New Zoning Regulations Target the Use of Artificially Tall Mechanical Voids in Residential Towers

Land Use

Late last month, the city closed another creative zoning loophole exploited by developers of high-density residential towers in certain parts of New York City. In R9 and R10 zoning districts, commercial districts with R9 and R10 residential equivalents, and in some special districts, residential buildings can be developed as towers with generally no restriction on height. Essentially, the only bulk control that limits height is the amount of floor area assembled by the developer.

Of course, higher apartments mean better views and a jump in price. In order to achieve greater tower heights, some recent developments included artificially tall mechanical voids (i.e. voids that are taller than necessary to meet functional needs). These voids would exceed 80 feet in height, and would push up the building to make it taller. Developers would also cluster mechanical floors together in the lower or middle part of the building in order to maximize the height of these apartments. Since mechanical space does not count as zoning floor area, there is no incentive to minimize this space.

The new regulations target these artificially tall mechanical voids, and set forth that any mechanical floor exceeding a height of 25 feet will now count as zoning floor area. For tall mechanical space or stacked mechanical floors that exceed 25 feet, every 25 feet will count as another floor for zoning floor area calculations. For example, if a mechanical void is 100 feet in height, this will count as four floors and each will count towards zoning floor area. The restriction would not apply to penthouse mechanical space or below-grade mechanical space.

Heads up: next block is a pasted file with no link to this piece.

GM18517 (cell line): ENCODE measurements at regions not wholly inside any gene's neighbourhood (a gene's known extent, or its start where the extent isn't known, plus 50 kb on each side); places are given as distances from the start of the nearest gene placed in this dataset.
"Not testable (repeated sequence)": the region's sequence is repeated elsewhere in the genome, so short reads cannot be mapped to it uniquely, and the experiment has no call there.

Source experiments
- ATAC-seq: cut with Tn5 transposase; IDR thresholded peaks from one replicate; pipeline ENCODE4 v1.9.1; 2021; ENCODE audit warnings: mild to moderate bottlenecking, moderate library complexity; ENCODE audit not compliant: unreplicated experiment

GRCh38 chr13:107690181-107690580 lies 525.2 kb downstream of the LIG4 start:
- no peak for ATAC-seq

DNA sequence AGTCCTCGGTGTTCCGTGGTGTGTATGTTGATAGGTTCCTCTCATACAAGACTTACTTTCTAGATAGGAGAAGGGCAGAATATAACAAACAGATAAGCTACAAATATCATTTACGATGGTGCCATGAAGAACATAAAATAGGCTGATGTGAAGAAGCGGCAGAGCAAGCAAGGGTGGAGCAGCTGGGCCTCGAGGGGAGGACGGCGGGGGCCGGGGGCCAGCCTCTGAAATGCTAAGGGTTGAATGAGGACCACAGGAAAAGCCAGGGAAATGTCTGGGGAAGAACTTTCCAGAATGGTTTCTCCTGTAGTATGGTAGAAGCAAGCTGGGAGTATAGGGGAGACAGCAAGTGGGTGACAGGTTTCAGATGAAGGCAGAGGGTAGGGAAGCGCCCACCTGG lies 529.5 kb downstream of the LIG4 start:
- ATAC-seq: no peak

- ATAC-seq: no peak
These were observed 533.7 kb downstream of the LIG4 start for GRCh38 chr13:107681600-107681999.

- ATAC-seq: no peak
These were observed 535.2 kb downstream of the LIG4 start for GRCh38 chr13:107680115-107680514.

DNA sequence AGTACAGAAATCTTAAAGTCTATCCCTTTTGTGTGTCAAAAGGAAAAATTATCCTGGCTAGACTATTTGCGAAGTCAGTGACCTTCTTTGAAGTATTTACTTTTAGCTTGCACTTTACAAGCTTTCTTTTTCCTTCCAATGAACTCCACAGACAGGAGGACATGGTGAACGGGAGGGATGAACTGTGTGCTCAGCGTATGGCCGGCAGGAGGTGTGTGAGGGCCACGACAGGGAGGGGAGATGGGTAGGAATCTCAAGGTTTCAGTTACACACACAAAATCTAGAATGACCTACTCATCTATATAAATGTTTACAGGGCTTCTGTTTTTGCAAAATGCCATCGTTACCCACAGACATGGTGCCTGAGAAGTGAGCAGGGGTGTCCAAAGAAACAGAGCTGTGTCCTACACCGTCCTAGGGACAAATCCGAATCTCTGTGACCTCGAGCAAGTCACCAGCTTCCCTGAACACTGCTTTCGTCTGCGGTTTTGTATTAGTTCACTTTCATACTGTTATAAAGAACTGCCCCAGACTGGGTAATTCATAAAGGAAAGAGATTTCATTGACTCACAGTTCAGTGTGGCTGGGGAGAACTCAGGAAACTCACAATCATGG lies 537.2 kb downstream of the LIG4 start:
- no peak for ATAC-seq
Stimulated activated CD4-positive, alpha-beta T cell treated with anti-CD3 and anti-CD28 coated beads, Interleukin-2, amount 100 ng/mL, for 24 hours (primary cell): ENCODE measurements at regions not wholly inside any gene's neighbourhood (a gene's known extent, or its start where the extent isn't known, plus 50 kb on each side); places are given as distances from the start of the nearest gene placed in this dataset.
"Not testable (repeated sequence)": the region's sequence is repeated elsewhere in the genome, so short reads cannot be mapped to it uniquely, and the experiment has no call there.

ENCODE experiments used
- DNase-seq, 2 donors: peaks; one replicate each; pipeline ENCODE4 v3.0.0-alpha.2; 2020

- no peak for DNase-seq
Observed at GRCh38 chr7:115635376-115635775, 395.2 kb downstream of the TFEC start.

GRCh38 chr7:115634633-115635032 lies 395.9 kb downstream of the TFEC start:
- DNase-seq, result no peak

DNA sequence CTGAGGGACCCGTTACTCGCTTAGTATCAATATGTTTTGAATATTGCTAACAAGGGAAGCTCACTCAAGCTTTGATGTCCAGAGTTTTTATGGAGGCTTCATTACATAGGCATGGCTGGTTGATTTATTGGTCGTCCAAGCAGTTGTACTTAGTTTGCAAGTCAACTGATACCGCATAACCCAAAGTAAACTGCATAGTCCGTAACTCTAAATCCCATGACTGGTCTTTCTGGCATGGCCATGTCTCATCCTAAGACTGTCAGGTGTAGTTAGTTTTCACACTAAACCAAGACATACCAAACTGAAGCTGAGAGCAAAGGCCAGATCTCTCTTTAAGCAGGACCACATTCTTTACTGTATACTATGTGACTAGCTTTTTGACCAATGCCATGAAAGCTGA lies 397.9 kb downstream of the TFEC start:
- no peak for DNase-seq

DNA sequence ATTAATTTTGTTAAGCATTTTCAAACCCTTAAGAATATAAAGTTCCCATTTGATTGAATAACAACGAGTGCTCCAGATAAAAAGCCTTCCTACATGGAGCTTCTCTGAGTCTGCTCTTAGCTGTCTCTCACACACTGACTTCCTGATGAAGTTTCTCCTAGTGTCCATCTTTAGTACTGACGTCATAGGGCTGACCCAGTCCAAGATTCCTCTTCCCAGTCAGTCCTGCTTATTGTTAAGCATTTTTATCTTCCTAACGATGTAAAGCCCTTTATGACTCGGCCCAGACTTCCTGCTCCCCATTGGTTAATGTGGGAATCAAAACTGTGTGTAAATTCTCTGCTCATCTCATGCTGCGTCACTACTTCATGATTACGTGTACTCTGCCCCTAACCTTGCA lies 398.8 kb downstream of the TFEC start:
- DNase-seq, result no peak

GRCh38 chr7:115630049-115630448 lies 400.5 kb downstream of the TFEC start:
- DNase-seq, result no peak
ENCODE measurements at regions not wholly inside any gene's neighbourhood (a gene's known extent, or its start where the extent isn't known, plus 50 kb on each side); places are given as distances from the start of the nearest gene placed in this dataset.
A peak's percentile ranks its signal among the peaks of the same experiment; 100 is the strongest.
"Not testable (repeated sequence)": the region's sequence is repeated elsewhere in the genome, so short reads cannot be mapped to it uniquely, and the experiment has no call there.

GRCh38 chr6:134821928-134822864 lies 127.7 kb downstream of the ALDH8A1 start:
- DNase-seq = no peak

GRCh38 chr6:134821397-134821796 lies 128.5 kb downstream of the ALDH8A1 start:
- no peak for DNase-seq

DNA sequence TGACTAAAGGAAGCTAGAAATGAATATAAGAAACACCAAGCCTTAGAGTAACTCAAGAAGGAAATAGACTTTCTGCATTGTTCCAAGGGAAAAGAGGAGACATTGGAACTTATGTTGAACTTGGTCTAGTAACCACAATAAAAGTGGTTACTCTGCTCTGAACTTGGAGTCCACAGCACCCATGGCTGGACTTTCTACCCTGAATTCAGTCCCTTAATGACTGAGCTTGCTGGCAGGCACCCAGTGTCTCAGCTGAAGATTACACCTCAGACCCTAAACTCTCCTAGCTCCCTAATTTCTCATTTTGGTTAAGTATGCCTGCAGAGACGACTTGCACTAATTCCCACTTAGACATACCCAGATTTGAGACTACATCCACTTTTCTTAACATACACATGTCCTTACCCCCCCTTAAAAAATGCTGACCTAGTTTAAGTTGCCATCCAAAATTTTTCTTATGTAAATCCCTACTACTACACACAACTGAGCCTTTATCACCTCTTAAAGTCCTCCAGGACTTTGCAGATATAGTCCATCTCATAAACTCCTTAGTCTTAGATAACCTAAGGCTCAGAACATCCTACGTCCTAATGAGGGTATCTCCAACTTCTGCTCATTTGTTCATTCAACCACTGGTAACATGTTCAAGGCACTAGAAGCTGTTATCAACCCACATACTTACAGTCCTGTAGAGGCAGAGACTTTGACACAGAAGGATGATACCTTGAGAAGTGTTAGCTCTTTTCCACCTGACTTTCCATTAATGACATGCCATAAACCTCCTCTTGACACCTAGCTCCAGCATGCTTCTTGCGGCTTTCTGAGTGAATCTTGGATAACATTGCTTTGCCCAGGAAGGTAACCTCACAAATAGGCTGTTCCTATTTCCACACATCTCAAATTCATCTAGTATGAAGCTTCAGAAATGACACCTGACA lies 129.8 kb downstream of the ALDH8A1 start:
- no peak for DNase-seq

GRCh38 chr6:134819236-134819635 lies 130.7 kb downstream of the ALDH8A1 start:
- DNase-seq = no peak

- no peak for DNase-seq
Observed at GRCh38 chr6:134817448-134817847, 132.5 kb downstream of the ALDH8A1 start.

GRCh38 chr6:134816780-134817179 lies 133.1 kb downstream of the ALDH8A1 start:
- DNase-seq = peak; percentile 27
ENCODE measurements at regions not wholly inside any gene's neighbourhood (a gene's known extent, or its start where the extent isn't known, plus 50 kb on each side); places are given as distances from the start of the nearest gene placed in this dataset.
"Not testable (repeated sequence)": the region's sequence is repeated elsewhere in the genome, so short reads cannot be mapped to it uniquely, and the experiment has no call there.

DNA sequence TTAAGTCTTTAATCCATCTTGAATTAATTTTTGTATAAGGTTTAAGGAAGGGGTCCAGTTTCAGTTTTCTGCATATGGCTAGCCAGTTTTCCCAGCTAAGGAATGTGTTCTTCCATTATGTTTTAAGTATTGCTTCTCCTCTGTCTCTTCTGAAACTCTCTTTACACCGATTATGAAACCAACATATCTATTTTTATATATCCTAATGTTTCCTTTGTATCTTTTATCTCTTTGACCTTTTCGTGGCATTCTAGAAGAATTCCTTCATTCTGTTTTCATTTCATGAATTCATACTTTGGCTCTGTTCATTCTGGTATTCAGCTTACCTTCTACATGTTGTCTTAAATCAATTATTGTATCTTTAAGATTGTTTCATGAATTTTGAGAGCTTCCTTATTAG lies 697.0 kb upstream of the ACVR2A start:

The new regulations also prevent improper clustering of mechanical floors by counting as zoning floor area, mechanical floors that are within 75 feet of one another and, in the aggregate, add up to more than 25 feet in height.

There was a mixture of support and opposition for this text amendment. However, most speakers at the hearings opposed the use of artificial mechanical voids to push up the height of a building. The debate was really about what is considered “excessive” or “artificial.” According to the City Planning Commission report, opposition speakers, including engineers, noted that, while mechanical space was traditionally located in the cellar or on the roof of buildings, industry practices are moving toward locating mechanical equipment throughout the building for better flood resiliency and energy efficiency. Some speakers believed that mechanical equipment requires more than 25 feet in height and that 30 to 35 feet would be a more reasonable threshold.

It appears that, in response to industry professionals, City Planning increased the threshold for mechanical voids to 30 feet. However, in approving the text amendment, the City Council further modified the threshold and brought it back down to 25 feet.

Posted by Daniel Braff